Tilbury Hotel, Woolloomooloo

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The Tilbury Hotel, Woolloomooloo

REVIEW: Woolloomooloo’s Tilbury Hotel was the destination for this weekend’s pub lunch; a pub of contradiction, which I’ll explain a little later…

Although its working class, waterside worker days have been long assigned to the pages of history, the modernised Tilbury continues to hint at its past. I enjoyed this pub, with its restored façade, and retained and restored interior tiled walls.

I liked the way the owners of this pub have respected its history, while catering to a new generation of mainly younger cashed-up inner city dwellers, with a disposable income, and who want much more than sticky carpeted bars, and basic pub bistro menus.

In saying that though, the Tilbury wasn’t just about young people during our Sunday visit. Beside us, two older gentlemen polished-off two expensive looking bottles of red, while chatting civilly on their bench stools, as we waited patiently over a beer and lemon, lime and bitters, for our lunch.

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The main bar of the Tilbury Hotel, Woolloomooloo

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The Tilbury’s angus beef burger.

The Tilbury over the past 12 years has restyled itself as one of Sydney’s must-go eateries and drinking destinations, with its fine dining restaurants, well-stocked wine cellar and a bistro style grill.

When we visited, the upstairs’ grill was pumping (as was the music from a DJ – a little too loud for this baby boomer). With a large balcony deck at the rear though, it was possible to escape the music if it wasn’t what you had in mind for a quiet Sunday afternoon drink or feed. There’s also downstairs’ main bar, where we chose to eat. It was much quieter, bright and airy.

We had the dry age black angus beef burger, with Swiss cheese, salsa and beer battered fries. It cost us $18 each for the burgers, which is reasonable considering… I’ve paid more than this for a burger in Sydney pubs… The burger, served-up on a tin plate, by the way was delicious.

I washed my lunch down with a long glass of Reschs, which was crisp, clean to the palate and refreshing. At the risk of getting off track here, I’ve noticed Reschs draught has improved on tap considerably in many of Sydney’s watering holes of late.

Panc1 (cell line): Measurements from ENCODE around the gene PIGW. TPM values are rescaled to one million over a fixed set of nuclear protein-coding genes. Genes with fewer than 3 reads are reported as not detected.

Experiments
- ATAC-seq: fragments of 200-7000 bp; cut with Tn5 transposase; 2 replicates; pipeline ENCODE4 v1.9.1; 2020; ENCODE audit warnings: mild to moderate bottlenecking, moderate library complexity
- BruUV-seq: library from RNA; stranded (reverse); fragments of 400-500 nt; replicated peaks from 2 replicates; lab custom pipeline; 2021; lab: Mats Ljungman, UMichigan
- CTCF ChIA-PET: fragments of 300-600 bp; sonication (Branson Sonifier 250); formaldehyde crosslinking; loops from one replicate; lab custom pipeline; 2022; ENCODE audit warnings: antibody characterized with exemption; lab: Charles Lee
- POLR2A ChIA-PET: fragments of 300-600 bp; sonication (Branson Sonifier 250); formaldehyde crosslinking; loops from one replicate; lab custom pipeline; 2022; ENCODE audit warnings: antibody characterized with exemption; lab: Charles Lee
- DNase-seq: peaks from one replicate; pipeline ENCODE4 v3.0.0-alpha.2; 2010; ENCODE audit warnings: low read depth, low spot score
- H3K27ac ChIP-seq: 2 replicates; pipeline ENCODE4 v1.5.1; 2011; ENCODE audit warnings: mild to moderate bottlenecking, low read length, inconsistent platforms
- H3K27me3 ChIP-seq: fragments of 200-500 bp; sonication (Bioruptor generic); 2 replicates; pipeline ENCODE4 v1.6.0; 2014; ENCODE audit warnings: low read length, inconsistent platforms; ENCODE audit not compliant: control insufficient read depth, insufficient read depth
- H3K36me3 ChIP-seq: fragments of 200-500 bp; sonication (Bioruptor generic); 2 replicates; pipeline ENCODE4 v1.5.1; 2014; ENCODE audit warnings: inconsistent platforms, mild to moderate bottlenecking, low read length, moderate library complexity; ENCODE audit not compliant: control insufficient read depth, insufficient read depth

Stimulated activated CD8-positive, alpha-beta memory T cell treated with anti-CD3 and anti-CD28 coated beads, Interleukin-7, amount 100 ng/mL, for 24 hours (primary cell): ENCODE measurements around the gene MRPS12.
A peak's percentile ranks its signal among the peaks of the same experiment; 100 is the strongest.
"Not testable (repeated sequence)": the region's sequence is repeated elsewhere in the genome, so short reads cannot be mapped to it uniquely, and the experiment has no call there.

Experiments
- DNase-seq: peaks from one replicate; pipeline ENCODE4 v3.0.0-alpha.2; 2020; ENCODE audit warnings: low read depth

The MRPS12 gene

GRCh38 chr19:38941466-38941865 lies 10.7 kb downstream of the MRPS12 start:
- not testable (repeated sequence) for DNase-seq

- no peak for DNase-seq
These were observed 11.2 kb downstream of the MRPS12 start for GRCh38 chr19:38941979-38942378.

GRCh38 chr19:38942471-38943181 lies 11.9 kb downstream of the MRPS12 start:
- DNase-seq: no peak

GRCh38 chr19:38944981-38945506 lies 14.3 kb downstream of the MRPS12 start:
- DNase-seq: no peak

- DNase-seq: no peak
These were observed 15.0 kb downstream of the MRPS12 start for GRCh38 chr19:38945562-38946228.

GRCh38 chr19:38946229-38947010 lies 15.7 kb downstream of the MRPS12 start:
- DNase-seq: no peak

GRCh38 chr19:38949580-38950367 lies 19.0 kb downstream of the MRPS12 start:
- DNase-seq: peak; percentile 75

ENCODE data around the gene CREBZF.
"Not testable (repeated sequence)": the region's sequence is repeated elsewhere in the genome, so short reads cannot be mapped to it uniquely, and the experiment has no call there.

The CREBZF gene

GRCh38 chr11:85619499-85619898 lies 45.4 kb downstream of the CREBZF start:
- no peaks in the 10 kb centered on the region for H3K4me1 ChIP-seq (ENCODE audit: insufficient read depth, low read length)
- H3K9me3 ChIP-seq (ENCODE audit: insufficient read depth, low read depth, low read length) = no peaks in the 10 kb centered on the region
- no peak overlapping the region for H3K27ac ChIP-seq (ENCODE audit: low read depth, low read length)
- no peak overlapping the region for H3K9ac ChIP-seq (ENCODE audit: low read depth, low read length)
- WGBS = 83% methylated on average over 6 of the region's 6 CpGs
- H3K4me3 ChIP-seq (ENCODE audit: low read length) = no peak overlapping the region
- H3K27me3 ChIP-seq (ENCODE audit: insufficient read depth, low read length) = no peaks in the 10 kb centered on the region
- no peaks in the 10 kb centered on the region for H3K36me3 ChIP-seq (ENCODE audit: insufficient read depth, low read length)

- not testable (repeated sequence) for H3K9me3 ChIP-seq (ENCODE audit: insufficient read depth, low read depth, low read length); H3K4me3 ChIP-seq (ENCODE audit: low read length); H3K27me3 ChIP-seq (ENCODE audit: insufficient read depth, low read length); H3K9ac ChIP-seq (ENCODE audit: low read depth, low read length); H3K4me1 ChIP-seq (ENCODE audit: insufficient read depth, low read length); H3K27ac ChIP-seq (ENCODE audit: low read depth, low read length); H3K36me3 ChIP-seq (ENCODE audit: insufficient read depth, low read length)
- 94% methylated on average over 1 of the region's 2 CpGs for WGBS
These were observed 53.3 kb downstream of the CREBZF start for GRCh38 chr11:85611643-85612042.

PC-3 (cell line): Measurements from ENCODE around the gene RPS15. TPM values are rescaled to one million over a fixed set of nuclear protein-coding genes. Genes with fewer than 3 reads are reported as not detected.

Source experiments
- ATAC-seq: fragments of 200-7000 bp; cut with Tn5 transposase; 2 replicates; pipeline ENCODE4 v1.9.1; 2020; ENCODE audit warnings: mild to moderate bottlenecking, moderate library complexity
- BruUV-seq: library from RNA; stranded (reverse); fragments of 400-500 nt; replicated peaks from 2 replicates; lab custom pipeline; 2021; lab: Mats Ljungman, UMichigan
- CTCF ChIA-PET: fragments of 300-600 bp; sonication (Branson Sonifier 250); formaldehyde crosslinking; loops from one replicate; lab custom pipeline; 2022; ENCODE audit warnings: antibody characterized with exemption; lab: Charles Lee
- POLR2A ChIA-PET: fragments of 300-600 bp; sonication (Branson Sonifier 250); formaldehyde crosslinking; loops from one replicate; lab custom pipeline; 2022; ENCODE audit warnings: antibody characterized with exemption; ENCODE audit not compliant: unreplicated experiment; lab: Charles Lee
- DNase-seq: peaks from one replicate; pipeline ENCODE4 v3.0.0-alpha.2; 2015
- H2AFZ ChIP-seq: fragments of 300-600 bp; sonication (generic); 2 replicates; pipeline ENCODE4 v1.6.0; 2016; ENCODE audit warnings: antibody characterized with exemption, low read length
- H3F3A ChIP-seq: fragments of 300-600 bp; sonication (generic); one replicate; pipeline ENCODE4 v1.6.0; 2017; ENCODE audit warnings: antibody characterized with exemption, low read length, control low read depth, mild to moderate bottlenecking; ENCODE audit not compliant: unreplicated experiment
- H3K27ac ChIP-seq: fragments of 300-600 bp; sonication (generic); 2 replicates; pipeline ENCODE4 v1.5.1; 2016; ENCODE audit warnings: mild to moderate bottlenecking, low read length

Anyway, back to the Tilbury. It sits within stones throw of the Woolloomooloo wharfs, where some of Sydney’s biggest money earners can be found. It seems there were quite a few of them at the Tilbury during our visit.

Ironically, and hence my earlier ‘contradiction’ label, the Tilbury also sits within a spit of where some of Sydney’s poorest folk can be found. In fact, near where I parked the car was a camp of about a dozen homeless people.

The Tilbury sits across the road from one of inner-Sydney’s last public housing estates, along with the all the social problems that go with these types of communities.

Looking from the window of this pub, I wondering how many who live south of Nicholson Street would wander into the bar of the Tilbury. I’m sure they would prefer the nearby Old Fitzroy or East Sydney Hotels, I thought.

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The front door of the Tilbury, showing the original 194os tiles

That’s my reasoning behind my earlier ‘contradiction’ remark. Although it’s by no means a criticism, it sat in the back of my mind during this weekend’s pub lunch. A pub where the working class once gathered, had transformed into a place where in the past its present customers would never have dared tread.

Nevertheless, don’t let these remarks hold you back in paying a visit to the Tilbury. Although far from a traditional style Sydney pub, it holds a special place in the city’s hotel history, and I recommend you place it on your “to visit” list.

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Another view of the front bar of the Tilbury Hotel, Woolloomooloo

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The outside tiles, so typical of Sydney pubs from mid last century

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The inside wall stiles of the Tilbury Hotel

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The front doors of the Tilbury

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The outside dining and drinking area of the Tilbury

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More detail of the outside tiled walls of the Tilbury



Categories: NSW hotels, Reviews, Sydney hotels

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